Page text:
"Some of these proteins could be targeted by the molecule that is used in the treatment of chronic myeloid leukemia," said Tran. "It's a molecule we've been using since the 2000s. It really revolutionized the way we treat certain leukemia."

If this molecule is well known in oncology, it was one of the first times that it was used to fight a heart problem like the one from which Mellina was suffering.

"But in a context where we could not offer other treatments," Tran said, "and since the toxicity profile of the molecule was deemed acceptable, it was decided that the plan was worth the risk.

"There was nothing else that could be done if her condition ever worsened," he said. "We didn't really know how well she was going to respond, but to our surprise this drug allowed her to stabilize for at least 18 months, and that's when we decided to stop and see if it is possible to maintain stabilization without medication."


Mellina's state of health has been stable for 18 months. Immunotherapy was halted in September and the latest tests showed no evidence of the disease.

This makes her the only Sainte-Justine patient to have ever survived pulmonary vein stenosis.

"We have a lot, a lot of hope," said Lamaison. "We're not saying it's all won, but it's a good start and we're very encouraged."

Today, Mellina is a happy, smiling little girl who loves to dance and run. Her godmother is a nurse from Sainte-Justine with whom her parents have become friends.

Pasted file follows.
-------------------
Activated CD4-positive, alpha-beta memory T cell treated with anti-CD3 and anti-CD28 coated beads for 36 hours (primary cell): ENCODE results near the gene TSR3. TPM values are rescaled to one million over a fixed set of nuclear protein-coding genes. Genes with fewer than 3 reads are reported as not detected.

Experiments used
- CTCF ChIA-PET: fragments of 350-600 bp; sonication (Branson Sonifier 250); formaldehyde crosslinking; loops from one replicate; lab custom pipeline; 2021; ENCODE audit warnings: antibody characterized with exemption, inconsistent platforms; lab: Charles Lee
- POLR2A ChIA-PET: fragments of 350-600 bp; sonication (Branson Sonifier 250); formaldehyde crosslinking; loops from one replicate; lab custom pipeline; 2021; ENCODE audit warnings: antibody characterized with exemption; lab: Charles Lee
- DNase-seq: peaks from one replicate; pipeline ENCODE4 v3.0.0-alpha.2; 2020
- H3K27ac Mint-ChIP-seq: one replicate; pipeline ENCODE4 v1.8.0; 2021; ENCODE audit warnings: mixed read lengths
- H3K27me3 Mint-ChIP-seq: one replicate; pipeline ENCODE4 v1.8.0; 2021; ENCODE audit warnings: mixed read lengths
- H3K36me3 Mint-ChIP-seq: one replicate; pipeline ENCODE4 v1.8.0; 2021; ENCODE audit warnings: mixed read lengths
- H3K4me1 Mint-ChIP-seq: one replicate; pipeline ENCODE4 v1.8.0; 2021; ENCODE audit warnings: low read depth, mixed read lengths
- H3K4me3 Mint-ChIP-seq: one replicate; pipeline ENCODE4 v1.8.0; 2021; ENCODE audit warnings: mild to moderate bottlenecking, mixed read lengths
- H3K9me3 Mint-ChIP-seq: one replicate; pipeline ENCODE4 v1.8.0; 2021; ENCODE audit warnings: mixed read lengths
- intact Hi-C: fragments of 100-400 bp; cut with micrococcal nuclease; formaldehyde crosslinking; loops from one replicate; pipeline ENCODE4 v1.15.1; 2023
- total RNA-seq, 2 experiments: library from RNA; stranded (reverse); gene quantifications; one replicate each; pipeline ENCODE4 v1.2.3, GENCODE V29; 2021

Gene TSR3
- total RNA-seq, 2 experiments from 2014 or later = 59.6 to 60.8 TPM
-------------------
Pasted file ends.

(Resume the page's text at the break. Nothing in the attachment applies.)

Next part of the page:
She is "the little ray of sunshine" at the daycare she has been attending for a year and where the other children do not pay much attention to her developmental delays.

"She is a cuddly, very caring little girl who has a lot of empathy for her age," said her mom. "She has a great energy, a great joie de vivre."

Tran admitted Mellina's results "are very inspiring," and it has motivated researchers to continue their work to try to understand everything they still don't understand about the disease.

Lamaison said that her husband and she, when they were offered an experimental treatment without guarantee of success, were in part driven to accept it with the hope that the knowledge acquired, even in the event of it failing their daughter, may one day save other children.

"There is always a little hope and we must try everything for everyone," said Lamaison.

-- this report by The Canadian Press was first published Dec. 5, 2020.